It can be challenging talking about data with colleagues. People go off track, some dominate discussions, others take observations personally. Reproducible assessment tools aimed at a team member, a group leader and at a whole group level are provided in the book to stimulate discussion about group working styles. Useful descriptions of group interaction and thinking structures are also provided.

From Dialogue to Discussion to Decision Making

Using precise language – ‘cognitive’, ‘affiliative’ and ‘egocentric’ – authors Lipton and Wellman diagnose the problems that can undermine group dynamics. Addressing arising issues from dominant personalities or group-think may lead to more purposeful, focused discussions.

Tools for talking collegially about data are identified and could be useful in addressing team norms and meeting tonality. The communication tips about physical alignment, intonation, word choice and presuppositions are worthy of interrogation and thoughtful discussion.

We have all been in meetings where nothing is decided. Chapter Six explains how to move from dialogue to discussion to decision-making. A team could use this understanding to deliberately stage their meetings and drive their analysis through to a considered decision, rather than wheel-spin in the dialogue stage of talk.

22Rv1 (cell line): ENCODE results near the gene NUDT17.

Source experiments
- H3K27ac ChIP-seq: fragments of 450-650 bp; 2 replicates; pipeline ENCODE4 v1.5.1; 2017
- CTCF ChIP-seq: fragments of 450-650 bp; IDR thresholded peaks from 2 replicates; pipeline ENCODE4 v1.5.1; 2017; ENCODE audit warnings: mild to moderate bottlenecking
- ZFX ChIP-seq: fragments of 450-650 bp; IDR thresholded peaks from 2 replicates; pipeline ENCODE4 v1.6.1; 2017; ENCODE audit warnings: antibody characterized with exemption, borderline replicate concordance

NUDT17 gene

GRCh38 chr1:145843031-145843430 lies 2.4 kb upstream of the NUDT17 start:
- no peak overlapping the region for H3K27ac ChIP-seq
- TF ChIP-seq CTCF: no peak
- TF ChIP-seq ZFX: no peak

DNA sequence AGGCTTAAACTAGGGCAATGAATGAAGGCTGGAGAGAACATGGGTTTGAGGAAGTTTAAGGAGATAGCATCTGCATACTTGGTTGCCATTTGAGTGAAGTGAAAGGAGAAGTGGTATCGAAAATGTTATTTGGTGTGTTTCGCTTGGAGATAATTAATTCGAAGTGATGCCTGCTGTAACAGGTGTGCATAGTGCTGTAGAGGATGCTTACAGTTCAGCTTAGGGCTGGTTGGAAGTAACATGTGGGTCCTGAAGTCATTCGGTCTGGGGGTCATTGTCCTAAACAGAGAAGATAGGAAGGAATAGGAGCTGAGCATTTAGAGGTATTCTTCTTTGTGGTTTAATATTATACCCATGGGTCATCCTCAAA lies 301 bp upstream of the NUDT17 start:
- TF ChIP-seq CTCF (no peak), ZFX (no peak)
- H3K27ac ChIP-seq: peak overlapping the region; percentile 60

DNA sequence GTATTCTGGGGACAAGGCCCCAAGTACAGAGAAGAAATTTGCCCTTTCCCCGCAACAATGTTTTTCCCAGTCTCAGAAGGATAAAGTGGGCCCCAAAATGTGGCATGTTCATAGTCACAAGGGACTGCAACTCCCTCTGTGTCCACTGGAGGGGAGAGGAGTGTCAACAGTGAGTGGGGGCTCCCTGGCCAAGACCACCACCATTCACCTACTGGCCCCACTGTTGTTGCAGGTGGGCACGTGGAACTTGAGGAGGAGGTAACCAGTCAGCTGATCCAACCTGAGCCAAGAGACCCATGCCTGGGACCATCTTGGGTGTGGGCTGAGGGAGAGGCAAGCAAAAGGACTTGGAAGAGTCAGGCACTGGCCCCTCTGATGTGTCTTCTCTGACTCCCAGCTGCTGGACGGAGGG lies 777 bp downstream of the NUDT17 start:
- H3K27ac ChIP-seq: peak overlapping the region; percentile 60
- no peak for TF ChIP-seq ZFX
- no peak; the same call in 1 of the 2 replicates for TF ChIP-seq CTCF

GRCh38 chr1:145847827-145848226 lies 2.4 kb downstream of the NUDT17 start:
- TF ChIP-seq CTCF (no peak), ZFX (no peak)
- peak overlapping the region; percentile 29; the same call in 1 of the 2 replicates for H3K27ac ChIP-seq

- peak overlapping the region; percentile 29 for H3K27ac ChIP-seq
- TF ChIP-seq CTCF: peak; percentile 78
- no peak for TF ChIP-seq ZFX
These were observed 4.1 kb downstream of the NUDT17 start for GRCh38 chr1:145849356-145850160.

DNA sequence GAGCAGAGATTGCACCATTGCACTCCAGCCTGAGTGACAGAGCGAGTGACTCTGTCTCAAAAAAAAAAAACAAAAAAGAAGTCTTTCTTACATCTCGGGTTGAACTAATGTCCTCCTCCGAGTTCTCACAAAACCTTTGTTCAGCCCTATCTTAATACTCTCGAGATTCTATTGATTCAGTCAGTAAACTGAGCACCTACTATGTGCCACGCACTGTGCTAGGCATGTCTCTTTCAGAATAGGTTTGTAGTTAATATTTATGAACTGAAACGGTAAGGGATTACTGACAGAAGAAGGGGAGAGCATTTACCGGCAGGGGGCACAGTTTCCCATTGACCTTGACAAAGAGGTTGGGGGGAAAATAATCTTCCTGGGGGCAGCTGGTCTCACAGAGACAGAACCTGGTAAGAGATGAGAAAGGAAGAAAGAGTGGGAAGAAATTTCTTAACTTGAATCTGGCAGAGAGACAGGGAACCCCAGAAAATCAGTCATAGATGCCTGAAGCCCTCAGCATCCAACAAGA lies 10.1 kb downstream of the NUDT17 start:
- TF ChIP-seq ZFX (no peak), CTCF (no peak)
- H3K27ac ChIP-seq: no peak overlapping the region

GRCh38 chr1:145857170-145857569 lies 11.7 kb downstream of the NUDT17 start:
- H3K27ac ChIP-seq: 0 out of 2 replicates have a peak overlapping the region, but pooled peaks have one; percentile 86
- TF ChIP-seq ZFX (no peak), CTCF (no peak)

What could be some limitations of the book for school improvement processes?

This book is full of practical ideas that can be used by professionals with any level of experience in using data. Novices and experienced data experts will find useful advice. Some recommendations, however, are highly sophisticated and may need to be simplified by leadership teams before disseminating to teams and/or individuals.

There is also a tendency to overcomplicate some processes, especially around action planning, towards the end of the book. Working with an AISNSW School Improvement Consultant would support a leadership team to shape data analysis to an appropriate action plan.

Got Data? Now What?: Creating and Leading Cultures of Inquiry (2012). Hawker Brownlow Education, Victoria, Australia and Solution Tree Press, Bloomington, USA.